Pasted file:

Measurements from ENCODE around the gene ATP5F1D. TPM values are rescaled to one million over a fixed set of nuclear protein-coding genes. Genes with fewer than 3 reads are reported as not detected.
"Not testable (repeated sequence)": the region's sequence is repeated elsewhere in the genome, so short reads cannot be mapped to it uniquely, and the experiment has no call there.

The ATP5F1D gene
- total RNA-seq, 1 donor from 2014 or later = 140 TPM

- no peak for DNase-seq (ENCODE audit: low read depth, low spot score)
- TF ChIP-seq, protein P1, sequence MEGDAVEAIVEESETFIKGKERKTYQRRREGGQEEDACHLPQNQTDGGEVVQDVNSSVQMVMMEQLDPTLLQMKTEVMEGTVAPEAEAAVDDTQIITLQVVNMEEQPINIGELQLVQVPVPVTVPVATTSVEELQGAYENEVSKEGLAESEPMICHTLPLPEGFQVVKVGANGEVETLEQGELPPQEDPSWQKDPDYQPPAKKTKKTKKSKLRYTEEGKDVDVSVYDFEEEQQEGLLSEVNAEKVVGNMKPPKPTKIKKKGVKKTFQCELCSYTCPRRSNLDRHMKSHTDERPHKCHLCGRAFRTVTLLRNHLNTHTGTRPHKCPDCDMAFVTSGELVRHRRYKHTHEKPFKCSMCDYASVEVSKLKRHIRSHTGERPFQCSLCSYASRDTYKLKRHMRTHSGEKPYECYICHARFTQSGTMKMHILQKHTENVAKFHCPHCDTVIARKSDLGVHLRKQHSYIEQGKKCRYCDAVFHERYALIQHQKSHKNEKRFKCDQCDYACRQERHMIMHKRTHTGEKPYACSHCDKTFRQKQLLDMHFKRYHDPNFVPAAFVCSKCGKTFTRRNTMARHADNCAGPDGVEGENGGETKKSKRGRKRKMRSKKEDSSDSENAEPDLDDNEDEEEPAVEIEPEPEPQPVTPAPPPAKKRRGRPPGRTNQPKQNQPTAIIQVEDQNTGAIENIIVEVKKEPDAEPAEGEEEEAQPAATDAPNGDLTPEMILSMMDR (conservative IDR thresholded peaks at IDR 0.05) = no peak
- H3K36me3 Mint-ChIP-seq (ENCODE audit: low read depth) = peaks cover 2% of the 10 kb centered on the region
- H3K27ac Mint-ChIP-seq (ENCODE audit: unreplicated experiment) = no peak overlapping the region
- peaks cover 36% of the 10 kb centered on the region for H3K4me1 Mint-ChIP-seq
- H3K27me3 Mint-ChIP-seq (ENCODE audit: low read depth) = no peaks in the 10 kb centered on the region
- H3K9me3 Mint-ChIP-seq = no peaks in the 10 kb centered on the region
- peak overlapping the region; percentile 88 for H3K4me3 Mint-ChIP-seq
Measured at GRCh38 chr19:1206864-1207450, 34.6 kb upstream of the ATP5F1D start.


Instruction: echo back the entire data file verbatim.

Measurements from ENCODE around the gene ATP5F1D. TPM values are rescaled to one million over a fixed set of nuclear protein-coding genes. Genes with fewer than 3 reads are reported as not detected.
"Not testable (repeated sequence)": the region's sequence is repeated elsewhere in the genome, so short reads cannot be mapped to it uniquely, and the experiment has no call there.

The ATP5F1D gene
- total RNA-seq, 1 donor from 2014 or later = 140 TPM

- no peak for DNase-seq (ENCODE audit: low read depth, low spot score)
- TF ChIP-seq, protein P1, sequence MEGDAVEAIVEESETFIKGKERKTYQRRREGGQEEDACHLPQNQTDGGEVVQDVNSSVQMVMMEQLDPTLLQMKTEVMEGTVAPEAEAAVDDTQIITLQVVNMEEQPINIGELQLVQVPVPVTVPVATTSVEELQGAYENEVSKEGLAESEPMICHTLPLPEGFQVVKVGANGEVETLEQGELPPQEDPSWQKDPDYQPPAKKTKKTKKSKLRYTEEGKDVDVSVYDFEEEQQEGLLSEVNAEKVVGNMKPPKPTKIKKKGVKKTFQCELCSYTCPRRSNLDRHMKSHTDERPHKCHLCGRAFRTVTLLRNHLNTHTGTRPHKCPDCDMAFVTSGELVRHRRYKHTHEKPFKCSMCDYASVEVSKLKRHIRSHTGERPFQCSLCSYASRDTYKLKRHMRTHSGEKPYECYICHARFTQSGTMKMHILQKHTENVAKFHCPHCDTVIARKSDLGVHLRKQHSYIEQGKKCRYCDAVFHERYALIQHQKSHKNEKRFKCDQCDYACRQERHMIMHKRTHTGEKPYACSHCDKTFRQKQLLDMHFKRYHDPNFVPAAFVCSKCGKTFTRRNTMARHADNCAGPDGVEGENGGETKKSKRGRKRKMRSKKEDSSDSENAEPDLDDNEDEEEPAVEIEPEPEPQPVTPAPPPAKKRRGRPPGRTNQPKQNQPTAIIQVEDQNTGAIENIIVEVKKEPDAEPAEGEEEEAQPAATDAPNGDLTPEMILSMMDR (conservative IDR thresholded peaks at IDR 0.05) = no peak
- H3K36me3 Mint-ChIP-seq (ENCODE audit: low read depth) = peaks cover 2% of the 10 kb centered on the region
- H3K27ac Mint-ChIP-seq (ENCODE audit: unreplicated experiment) = no peak overlapping the region
- peaks cover 36% of the 10 kb centered on the region for H3K4me1 Mint-ChIP-seq
- H3K27me3 Mint-ChIP-seq (ENCODE audit: low read depth) = no peaks in the 10 kb centered on the region
- H3K9me3 Mint-ChIP-seq = no peaks in the 10 kb centered on the region
- peak overlapping the region; percentile 88 for H3K4me3 Mint-ChIP-seq
Measured at GRCh38 chr19:1206864-1207450, 34.6 kb upstream of the ATP5F1D start.